The province of Granma is renowned for its history and breathtaking natural beauty. It is home to the spectacular stretch of the Sierra Maestra mountains, as well as the country’s longest river, Río Cauto. Some of the most pristine coastal marine terraces in the Americas are situated along its rugged southern coastline. The province boasts two national parks, the Gran Parque Nacional Sierra Maestra and the Parque Nacional Desembarco del Granma, habitat of botanical wonders including dwarf orchids and an ancient giant cactus and indigenous wildlife such as the tocororo and zunzun bird species.
Diego Velázquez de Cuellar founded Granma’s capital city, Bayamo, in 1513, making it Cuba’s second oldest city after Baracoa. Many of the original colonial buildings were destroyed in the Great Fire of 1869, when citizens set the city ablaze rather than surrendering it to the invading Spaniards. The restored city centre has since been declared a national monument. The streets of Bayamo – and virtually every town in the province – come alive with street parties on Saturday nights, a lively and long-standing local tradition.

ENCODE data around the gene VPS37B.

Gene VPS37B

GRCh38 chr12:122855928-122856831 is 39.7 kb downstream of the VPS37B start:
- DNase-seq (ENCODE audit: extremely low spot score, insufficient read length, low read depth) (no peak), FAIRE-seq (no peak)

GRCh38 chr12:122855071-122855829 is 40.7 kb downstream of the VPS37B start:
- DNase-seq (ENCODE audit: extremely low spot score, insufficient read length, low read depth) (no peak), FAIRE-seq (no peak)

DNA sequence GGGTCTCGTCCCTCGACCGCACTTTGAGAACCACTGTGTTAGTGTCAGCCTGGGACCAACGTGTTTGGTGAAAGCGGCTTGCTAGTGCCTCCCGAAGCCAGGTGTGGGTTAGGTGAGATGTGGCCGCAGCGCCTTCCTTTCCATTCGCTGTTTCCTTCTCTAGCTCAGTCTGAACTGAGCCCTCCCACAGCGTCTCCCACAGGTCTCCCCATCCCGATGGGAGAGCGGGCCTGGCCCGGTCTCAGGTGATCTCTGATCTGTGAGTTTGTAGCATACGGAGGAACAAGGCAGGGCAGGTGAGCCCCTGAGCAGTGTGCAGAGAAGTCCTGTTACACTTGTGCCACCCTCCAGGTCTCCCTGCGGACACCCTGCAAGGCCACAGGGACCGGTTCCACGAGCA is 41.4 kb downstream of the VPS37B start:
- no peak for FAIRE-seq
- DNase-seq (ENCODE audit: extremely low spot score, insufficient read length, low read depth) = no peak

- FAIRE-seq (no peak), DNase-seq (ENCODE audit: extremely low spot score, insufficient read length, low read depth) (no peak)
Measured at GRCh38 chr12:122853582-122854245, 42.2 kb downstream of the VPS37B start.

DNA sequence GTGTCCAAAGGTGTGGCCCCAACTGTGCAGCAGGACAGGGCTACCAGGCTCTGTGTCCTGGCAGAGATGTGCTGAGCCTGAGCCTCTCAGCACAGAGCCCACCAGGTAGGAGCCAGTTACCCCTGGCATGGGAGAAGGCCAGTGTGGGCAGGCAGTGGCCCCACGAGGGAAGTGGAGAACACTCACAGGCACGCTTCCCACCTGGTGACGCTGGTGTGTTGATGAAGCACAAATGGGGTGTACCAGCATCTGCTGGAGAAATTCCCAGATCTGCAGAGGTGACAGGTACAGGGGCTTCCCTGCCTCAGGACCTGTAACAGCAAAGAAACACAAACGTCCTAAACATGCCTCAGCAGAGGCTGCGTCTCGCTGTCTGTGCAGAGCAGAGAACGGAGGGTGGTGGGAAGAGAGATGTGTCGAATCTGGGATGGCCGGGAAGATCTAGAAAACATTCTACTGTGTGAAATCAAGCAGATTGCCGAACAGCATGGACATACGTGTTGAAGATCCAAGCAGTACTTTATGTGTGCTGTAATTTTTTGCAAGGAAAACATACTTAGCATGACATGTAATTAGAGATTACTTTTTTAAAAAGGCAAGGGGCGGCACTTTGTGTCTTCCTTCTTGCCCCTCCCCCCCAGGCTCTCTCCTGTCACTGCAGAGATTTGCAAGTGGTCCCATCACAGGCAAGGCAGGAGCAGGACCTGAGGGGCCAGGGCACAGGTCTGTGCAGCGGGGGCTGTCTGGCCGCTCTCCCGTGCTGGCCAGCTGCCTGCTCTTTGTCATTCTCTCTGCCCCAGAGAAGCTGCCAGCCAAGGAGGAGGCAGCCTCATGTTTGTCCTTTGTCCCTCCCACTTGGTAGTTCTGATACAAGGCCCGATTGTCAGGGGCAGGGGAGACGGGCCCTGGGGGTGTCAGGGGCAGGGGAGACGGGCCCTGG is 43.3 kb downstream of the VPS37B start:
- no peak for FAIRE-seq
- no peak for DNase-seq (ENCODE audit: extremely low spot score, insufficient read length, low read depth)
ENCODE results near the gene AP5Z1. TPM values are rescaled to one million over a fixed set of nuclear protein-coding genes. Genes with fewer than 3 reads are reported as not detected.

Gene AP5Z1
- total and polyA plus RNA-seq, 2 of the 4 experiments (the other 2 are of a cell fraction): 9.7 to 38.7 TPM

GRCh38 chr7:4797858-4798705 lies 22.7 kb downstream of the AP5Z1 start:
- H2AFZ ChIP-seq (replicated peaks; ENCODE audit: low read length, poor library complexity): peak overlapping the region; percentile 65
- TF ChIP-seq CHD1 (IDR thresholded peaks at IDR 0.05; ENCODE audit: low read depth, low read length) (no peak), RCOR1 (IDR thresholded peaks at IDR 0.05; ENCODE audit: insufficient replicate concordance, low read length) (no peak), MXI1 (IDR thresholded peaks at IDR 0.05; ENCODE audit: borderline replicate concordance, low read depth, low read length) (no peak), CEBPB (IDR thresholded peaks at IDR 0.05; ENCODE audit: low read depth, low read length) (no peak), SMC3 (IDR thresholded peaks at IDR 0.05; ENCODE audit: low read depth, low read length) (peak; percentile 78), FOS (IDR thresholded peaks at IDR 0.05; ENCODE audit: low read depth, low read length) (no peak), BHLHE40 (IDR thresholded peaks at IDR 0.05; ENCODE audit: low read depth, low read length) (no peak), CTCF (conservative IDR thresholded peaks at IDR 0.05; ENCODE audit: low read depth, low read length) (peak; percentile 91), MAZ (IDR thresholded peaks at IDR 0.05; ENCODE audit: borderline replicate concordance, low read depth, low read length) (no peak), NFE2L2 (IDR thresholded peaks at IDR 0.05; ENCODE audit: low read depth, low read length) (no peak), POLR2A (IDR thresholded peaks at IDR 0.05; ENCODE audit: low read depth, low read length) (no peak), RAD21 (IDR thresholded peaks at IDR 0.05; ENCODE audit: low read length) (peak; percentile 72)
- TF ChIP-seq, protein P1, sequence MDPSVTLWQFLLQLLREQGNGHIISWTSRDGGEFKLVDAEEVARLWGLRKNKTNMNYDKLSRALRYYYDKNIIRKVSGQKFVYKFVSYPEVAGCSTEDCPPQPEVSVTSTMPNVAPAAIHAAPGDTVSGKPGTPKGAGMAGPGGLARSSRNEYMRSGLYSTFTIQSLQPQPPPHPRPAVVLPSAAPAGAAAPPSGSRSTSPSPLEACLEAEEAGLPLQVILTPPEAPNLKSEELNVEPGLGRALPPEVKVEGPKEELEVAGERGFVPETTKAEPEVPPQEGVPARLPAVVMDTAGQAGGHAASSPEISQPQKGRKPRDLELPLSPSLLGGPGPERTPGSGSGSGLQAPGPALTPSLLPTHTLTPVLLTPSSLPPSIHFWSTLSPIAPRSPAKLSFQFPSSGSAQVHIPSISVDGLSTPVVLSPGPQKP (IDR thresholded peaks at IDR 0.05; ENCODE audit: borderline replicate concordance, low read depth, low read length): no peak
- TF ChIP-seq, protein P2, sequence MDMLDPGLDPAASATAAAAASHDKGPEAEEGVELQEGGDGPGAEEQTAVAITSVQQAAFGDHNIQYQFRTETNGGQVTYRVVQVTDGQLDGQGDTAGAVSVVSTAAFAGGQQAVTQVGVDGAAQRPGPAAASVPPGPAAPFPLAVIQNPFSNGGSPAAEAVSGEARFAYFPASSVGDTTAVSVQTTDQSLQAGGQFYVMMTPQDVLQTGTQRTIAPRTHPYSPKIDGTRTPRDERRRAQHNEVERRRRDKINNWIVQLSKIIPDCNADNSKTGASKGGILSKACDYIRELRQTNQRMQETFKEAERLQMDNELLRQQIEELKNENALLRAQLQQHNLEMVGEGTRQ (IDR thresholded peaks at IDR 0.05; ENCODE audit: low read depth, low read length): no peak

Granma is the birthplace of Cuban hero Carlos Manuel de Céspedes, who is considered the Father of the Homeland because of his role in the country’s fight for independence. Granma is also the site where Fidel Castro and his rebel soldiers famously disembarked from their yacht, the Granma, in 1956. The province contains a remarkable number of museums documenting its history.
The weekly Fiesta de la Cubanía in Bayamo is not to be missed. Old-fashioned pipe organs, enthusiastic games of chess, tasty treats and of course lots of dancing are the prime attractions.